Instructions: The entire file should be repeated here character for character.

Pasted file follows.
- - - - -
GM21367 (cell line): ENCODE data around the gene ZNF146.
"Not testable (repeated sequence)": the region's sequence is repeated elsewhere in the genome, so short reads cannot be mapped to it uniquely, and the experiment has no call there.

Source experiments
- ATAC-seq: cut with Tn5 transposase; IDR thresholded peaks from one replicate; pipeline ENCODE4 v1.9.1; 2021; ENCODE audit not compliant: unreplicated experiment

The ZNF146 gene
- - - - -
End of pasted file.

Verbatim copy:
GM21367 (cell line): ENCODE data around the gene ZNF146.
"Not testable (repeated sequence)": the region's sequence is repeated elsewhere in the genome, so short reads cannot be mapped to it uniquely, and the experiment has no call there.

Source experiments
- ATAC-seq: cut with Tn5 transposase; IDR thresholded peaks from one replicate; pipeline ENCODE4 v1.9.1; 2021; ENCODE audit not compliant: unreplicated experiment

The ZNF146 gene